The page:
Nattel has used extensive research and family oral traditions to reconstruct a lost world of lively, resilient people who find strength in their families and their religion. She is also fond of magical realism and uses it to bring added color to a tale that seems colorful enough without it. Read the book for its keen sense of history, and try to overlook its sometimes awkward efforts to make Polish peasants sound like New Age shamans.

Former Apple Computer whiz kid Joe Hutsko is not exactly a celebrity, but his inside knowledge of a trendy subject makes him the kind of first novelist that publishers warm to. A suspense story about power struggles within a cutting-edge computer company, "The Deal" (Forge, 320 pages, $23.95) is full of Geek-chic techno-talk and thinly disguised Silicon Valley gossip; but it lacks most of the usual ingredients of good fiction, including a convincing plot, memorable characters and fresh prose.

When he strays from his favorite subjects of business and technology, Hutsko sounds like a robot trying to connect prefabricated sentences to an assembly-line narrative. Executives live in "palatial" homes and work in "impressive" offices and send e-mail messages that "spread like wildfire." If you like the isolated world of rich computer nerds and enjoy the bland prose of corporate newsletters, this is your book.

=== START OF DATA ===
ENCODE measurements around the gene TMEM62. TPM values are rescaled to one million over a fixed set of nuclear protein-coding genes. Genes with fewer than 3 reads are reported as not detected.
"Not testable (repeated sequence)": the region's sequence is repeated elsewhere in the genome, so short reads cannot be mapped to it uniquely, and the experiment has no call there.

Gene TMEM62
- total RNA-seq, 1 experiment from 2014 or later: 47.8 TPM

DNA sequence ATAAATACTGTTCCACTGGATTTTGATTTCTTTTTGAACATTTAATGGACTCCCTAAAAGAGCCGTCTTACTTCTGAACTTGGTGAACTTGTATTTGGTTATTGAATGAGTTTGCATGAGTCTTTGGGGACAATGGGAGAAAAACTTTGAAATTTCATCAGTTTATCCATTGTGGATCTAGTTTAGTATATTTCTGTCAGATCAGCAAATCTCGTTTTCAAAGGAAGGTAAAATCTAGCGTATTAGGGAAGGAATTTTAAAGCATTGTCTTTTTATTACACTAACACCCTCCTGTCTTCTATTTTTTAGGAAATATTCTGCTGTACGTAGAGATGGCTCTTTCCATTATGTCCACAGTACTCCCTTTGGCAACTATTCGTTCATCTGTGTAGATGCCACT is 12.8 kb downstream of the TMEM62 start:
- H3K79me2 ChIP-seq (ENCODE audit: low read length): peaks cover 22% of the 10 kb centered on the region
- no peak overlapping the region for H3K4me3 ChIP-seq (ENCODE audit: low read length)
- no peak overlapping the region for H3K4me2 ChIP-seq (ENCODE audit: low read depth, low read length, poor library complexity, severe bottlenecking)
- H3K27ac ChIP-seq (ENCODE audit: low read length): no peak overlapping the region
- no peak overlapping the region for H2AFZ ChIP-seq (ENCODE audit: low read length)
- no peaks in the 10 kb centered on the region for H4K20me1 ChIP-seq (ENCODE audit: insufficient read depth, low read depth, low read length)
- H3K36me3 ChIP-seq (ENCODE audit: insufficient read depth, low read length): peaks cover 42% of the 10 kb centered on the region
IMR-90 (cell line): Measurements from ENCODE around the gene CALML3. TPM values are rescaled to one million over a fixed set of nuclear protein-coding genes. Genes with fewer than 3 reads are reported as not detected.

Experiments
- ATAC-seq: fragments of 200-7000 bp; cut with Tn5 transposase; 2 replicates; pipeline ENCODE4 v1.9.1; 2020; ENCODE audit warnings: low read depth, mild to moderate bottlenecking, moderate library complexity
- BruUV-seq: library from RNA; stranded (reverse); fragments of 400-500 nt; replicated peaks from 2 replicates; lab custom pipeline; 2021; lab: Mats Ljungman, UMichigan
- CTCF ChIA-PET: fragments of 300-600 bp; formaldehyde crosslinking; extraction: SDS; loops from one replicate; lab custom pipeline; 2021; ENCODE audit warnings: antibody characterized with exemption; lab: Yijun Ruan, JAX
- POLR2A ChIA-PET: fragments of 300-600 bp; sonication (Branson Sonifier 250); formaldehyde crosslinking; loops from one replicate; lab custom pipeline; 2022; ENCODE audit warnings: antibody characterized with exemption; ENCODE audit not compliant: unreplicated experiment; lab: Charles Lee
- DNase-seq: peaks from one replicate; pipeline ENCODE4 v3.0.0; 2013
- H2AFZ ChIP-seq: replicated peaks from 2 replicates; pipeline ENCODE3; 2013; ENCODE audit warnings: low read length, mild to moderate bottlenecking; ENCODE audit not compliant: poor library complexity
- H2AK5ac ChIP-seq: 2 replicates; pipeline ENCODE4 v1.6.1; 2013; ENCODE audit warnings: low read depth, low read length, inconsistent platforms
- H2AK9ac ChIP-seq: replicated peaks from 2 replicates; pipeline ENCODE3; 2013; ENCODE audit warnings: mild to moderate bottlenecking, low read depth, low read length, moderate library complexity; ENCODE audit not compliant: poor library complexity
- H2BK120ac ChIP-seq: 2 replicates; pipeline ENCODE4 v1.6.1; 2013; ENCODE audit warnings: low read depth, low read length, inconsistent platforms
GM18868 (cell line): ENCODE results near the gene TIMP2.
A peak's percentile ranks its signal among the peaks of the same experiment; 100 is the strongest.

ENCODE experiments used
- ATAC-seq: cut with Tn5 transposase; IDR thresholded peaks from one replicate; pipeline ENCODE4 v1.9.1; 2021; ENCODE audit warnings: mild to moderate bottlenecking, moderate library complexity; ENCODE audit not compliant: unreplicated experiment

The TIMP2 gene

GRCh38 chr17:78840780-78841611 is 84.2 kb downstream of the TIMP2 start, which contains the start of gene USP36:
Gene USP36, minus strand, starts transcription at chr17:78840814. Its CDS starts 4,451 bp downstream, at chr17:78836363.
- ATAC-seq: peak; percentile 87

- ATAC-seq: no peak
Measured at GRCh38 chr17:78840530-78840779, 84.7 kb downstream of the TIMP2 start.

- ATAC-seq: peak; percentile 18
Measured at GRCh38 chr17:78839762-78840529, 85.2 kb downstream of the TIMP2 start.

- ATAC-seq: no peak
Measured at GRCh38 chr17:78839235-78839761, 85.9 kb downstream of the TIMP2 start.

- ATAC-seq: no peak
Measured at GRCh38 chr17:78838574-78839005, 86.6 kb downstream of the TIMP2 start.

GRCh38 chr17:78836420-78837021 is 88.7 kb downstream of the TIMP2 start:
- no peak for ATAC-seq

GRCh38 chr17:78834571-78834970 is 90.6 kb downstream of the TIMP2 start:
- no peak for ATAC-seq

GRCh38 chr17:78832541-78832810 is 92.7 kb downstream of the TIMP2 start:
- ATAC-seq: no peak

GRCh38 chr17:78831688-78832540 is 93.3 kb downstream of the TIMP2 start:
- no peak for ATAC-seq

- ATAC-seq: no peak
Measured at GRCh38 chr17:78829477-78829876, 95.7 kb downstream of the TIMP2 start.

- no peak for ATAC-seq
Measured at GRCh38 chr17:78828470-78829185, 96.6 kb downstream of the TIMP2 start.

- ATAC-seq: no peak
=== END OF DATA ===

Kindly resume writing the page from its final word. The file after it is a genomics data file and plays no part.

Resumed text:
On the other hand, if you want literary elegance and charm, you will love A.L. Kennedy's "Original Bliss" (Knopf, 214 pages, $21). A Scottish novelist whose reputation is high in Europe, Kennedy makes her American debut with this darkly comic tale about an unlikely love affair between an emotionally paralyzed woman and an angry man addicted to pornography.

This little gem of a book is hilariously funny about sexual obsession and brilliantly perceptive about the dynamics of human relationships. Kennedy has a real talent for exposing common weaknesses in prose of startling originality. She writes amusingly about "the etiquette of masturbation" and other neglected topics.

"Mosquito" (Beacon Press, 736 pages, $28.50) is Gayl Jones' sixth novel, but it would be easier to excuse this baggy monster of a book if one could see it as an apprentice effort. It is an almost incoherent story about illegal immigrants, bartending, truck driving, revolution, Cervantes and a thousand other things that have little relation to anything but the author's extraordinarily long train of thought.

What makes the work especially annoying is Jones' strained effort to write in the voice of a street person who says, "I's got me" and "I usedta to go" and "[California girls] in they bikinis showing off they tans." Done in a consistent way, this sort of thing might be interesting, but Jones continually undercuts the plausibility of the dialect by allowing her narrator to speak confidently of such things as "archetypes" and "neoclassicism" and other highbrow terms. This massive exercise in self-indulgence is an embarrassment.

Michael Shelden is the author of three biographies and writes for the

Daily Telegraph in London, the Times of London, the Washington Post and